And now one of the most exquisite of all tactical motifs: the windmill. A windmill generally involves a series of discovered checks in which the masked piece and the unmasking piece take turns checking the enemy king; the masking piece, on its “off” turns, captures one enemy piece after another. (This will become clearer in a minute.) Although a windmill can in principle occur with other pieces, the ones you are most likely to see involve a rook discovering check by a bishop; that is why the motif is included in this chapter. These also typically are cases where the kernel of the discovery does not exist at the outset of the sequence. It has to be built, and in the building of it the enemy king is forced into position for a discovered check. This, too, will be easier to grasp once it is seen.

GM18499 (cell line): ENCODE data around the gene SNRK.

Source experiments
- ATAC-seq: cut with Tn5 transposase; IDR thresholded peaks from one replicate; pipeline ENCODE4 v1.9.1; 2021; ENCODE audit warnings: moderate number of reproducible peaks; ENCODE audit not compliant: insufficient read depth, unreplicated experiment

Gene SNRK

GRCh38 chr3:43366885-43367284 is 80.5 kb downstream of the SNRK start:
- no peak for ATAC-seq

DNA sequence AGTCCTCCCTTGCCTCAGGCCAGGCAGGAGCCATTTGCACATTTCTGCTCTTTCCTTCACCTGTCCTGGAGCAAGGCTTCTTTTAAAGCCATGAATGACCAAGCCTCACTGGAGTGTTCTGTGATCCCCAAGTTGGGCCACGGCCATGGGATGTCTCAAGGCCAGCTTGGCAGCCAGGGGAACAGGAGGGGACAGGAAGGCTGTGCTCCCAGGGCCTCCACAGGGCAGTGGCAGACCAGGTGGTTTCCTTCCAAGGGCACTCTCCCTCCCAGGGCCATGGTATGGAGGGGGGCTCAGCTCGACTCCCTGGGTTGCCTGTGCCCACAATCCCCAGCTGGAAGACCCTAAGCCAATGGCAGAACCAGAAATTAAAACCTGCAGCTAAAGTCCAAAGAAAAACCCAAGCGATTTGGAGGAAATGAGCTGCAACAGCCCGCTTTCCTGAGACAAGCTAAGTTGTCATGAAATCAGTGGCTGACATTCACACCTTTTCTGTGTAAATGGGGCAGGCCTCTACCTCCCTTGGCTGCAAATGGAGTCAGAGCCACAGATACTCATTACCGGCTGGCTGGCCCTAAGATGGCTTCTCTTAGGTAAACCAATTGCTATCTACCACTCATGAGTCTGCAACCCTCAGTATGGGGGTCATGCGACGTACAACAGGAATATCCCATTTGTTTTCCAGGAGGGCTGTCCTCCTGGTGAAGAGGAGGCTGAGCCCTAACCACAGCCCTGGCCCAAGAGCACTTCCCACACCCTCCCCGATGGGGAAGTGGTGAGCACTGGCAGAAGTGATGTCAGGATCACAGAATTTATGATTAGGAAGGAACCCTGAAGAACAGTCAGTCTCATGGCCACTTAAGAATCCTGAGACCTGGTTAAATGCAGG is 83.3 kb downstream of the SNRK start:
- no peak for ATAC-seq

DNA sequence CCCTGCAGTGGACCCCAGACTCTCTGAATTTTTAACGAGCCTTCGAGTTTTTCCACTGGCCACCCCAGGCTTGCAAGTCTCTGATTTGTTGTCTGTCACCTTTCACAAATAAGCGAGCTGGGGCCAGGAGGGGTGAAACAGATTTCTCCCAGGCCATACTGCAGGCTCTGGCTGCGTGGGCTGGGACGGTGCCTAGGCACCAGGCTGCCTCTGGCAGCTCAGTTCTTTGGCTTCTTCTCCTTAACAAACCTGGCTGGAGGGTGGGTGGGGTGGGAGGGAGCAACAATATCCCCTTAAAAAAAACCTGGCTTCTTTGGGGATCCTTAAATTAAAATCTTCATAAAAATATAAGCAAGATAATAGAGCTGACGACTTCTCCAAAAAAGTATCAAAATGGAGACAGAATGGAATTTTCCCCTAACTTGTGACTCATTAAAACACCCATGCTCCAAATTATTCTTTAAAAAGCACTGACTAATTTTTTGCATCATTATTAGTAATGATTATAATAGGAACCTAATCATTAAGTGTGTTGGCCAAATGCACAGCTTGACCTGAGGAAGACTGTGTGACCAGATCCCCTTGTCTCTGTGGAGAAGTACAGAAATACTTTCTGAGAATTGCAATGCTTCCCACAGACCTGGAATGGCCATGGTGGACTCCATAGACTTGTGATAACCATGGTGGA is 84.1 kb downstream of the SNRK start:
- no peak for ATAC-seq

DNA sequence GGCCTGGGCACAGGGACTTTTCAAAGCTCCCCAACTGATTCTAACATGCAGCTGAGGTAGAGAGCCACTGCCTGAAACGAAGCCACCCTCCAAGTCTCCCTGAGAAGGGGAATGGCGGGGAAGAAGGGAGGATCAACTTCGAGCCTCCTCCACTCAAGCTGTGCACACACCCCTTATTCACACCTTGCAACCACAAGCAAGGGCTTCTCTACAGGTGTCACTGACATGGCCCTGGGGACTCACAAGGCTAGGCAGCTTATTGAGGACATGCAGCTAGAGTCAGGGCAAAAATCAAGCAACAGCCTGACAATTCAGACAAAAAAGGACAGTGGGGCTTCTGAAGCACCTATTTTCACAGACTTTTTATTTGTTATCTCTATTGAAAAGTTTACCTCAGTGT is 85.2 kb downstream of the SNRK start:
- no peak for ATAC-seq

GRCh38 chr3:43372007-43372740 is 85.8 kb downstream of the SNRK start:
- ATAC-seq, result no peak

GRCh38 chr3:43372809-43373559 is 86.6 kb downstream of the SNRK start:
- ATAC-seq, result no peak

Begin with the simple and modest use of the idea to the left. Black has the kernel of a discovered check: his rook masks his bishop’s path to White’s king. Black just needs a good target for his rook. White’s rook won’t do; for after Rf2+, White moves his king to g1, protecting the rook as well as evading the check. Black needs a target farther away. The bishop and pawn on the other side of the board protect each other; does it matter? No. Black plays Rxa2+, taking the pawn; White is required to play Kg1 (the king's only flight square); and now Black brings the rook back to g2 with check. Now the key point: White has to move his king back to h1, and suddenly the position has been reset to the beginning with Black ready this time to go after a fresh target—White’s bishop, now left unprotected. Black plays Rb2+, and after White moves his king back to g1, Black plays RxB. A simple instance of a windmill.